Those times when there aren't many good moves and you need to dig deeply to find a strong line of play are the critical moments. Complete these lessons to be more sensitive to critical moments in your own games.

How a Grandmaster Thinks: Making Decisions! by GM Gregory Kaidanov

IM Daniel Rensch addresses this topic in following analysis videos.

How to Analyze Your Own Games: For Beginners!

How to Analyze Your Own Games: Beginner to Intermediate Level Players
How to Analyze Your Own Games 3: vs IM Sevillano!

Finally, watch IM John Bartholomew's incredibly series on how to sense that critical moment.

Sensing the Critical Moment - Part 1

Sensing the Critical Moment - Part 2

Sensing the Critical Moment - Part 3

6. Study the following players.

All chess players stand upon the shoulders of chess giants like the great GM Sammy Reshevsky, who was a towering five feet tall. Regardless of their physical height, the imposing intellects of great historical chess players informs the way we understand chess.

All great chess players are well-rounded players, but some have excelled particularly at certain aspects, contributing new ways of thinking, new values, and new priorities. Study the following players and pay particular attention to the discussed aspects of their play.

GM Sammy Reshevsky: A former child prodigy—Reshevsky was known for his technique, but he could surprise his opponent with attacking play, too.

GM Mikhail Botvinnik: Botvinnik possessed an iron logic and a scientific method of preparation; however, unlike many positional players, Botvinnik was very principled and often went for risky systems.

GM Paul Keres: A precursor of contemporary dynamic style, Keres based attack on a solid positional basis, winning his best games with ease and elegance.

GM David Bronstein: An imaginative player—Bronstein came close to winning the world championship, and is also known as one of the best authors in chess.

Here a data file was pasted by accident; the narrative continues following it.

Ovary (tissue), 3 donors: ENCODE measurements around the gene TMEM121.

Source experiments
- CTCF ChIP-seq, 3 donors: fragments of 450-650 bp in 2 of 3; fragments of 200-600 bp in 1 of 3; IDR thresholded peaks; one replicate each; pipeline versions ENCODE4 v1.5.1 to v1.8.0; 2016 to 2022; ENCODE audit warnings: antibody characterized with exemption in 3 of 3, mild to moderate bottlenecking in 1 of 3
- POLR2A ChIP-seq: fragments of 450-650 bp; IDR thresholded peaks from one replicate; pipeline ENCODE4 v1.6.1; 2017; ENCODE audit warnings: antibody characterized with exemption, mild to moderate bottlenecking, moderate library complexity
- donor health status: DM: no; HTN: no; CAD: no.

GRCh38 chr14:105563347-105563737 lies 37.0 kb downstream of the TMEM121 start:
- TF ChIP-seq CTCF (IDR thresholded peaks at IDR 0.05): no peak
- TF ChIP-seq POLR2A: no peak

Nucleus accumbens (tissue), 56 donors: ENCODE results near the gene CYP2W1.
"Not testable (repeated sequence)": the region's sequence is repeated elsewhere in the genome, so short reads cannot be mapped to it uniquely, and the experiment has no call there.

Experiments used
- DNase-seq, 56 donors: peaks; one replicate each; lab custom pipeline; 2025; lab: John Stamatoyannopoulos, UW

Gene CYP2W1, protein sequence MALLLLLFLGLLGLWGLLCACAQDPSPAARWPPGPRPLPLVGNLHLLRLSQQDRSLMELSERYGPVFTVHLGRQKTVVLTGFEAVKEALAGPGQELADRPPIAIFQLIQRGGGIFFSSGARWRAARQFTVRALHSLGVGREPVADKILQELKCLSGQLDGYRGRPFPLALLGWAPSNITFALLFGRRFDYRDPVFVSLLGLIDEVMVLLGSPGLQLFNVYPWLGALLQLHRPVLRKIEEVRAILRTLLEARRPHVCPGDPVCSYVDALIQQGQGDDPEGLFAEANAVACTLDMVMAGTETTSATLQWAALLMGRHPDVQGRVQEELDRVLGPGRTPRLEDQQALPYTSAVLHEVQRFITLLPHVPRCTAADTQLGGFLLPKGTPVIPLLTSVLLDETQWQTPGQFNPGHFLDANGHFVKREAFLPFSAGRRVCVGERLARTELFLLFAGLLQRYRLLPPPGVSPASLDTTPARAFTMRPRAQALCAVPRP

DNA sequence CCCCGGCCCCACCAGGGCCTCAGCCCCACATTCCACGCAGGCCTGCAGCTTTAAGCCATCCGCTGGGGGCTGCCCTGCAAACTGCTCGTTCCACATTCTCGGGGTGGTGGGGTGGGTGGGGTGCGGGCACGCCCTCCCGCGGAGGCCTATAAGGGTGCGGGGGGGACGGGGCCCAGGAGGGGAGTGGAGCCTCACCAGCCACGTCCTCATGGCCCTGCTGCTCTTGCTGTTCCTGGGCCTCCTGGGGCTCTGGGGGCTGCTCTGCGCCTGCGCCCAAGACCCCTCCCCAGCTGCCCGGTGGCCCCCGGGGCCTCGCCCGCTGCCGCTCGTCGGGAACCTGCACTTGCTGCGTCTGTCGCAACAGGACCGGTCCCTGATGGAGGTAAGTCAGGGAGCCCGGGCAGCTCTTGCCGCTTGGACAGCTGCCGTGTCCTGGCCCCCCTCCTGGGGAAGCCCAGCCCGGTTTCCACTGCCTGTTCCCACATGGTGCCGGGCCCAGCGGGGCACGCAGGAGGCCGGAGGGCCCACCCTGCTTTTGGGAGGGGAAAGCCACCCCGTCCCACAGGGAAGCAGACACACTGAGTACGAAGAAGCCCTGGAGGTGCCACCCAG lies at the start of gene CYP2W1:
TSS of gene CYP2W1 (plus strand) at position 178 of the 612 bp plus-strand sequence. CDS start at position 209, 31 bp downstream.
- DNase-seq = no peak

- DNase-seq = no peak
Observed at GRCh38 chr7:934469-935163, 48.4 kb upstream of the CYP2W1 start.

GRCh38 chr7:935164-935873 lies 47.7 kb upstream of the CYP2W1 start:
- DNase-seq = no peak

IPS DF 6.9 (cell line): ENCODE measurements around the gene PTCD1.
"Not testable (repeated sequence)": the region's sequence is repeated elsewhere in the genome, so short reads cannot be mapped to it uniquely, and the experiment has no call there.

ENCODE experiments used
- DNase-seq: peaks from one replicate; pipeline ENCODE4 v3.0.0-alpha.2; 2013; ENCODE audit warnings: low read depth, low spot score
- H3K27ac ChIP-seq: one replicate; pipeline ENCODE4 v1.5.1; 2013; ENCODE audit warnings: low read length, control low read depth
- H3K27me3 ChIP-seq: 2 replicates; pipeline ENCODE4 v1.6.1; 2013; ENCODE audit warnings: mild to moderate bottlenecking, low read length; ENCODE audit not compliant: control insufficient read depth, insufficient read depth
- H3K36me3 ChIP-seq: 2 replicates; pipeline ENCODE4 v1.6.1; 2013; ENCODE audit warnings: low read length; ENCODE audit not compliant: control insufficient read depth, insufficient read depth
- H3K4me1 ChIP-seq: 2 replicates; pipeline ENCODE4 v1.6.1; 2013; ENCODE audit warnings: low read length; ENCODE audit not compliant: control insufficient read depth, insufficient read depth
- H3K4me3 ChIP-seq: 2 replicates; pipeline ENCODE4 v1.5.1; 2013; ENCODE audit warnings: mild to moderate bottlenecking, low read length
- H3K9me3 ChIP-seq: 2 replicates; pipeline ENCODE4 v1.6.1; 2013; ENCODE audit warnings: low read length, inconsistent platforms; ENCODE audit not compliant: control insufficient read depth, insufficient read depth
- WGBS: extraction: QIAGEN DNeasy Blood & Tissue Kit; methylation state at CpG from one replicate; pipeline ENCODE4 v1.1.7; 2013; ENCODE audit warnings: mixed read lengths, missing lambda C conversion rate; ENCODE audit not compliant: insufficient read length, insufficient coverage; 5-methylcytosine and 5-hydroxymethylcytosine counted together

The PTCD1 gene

GM Vassily Smyslov: Smyslov's love of classical music shows in harmony on the chess board, especially in endgames.

GM Leonid Stein: With a great feel for initiative, Stein was a danger to any contemporary player, which he proved winning three U.S.S.R. Championships.

GM Efim Geller: A deep thinker—Geller was known for his complex opening concepts and love of analysis.

GM Mikhail Tal: Many of Tal’s legendary intuitive sacrifices were later refuted by analysts and computers, but that only increases his perception as one of the most revered players.

GM Tigran Petrosian: With a gift for predicting his opponent’s tactical ideas and positional plans, Petrosian elevated prophylaxis to new heights.

GM Boris Spassky: A universal player—Spassky was especially strong in middlegame, finding a way in many unclear positions.

GM Robert Fisher: A relentless drive to find the truth in every position defined Fisher’s style—a combination of maximalism and balance that continues to inspire chess fans.

GM Svetoszar Gligoric: His fundamental positional style helped to develop typical ideas for many opening systems that are still relevant today.

GM Bent Larsen: Who says romance is dead? If you are looking for offbeat, original ideas by a world class grandmaster, check out Larsen’s games.

GM Anatoly Karpov: One of the best intuitive players of all times, Karpov’s understanding of piece coordination in quiet positions and endgames was nearly flawless.

GM Viktor Korchnoi: Famous for his counterattacking style, Korchnoi enjoyed finding hidden resources in his games to show an outstanding example of longevity.

GM Garry Kasparov: Many consider Kasparov a maven of contemporary opening analysis, but it is his ability to infuse pieces with attacking energy that makes him one of the most instructive players of all times.

GM Viswanathan Anand: In his best games, Anand’s concrete approach and calculation prowess makes the champion from India as difficult to play as the best modern computers .

GM Vladimir Kramnik: One of the best positional players of all times, Kramnik is also known for his popularizing of the “Berlin Wall,” which remains the top choice for Black more than 15 years later!

GM Magnus Carlsen: Outplaying super-GM’s by “simply” maneuvering his pieces to the best squares, the current world champion’s games remind his numerous fans about the magic of chess.

7. Complete the following mentor lessons.

Lessons offer you the ability to test your strategic skills against the very best. See if you can identify (or even improve!) on the play of the incredible players presented in the following lessons.

Same Side Pawn Storms by GM Sam Shankland: Especially complete 3, 11, 12, 15, 18, 19, 20.

Sensing the Danger - Examples from My Games by GM Alex Lenderman.

Roots Of Positional Understanding by IM Jeremy Silman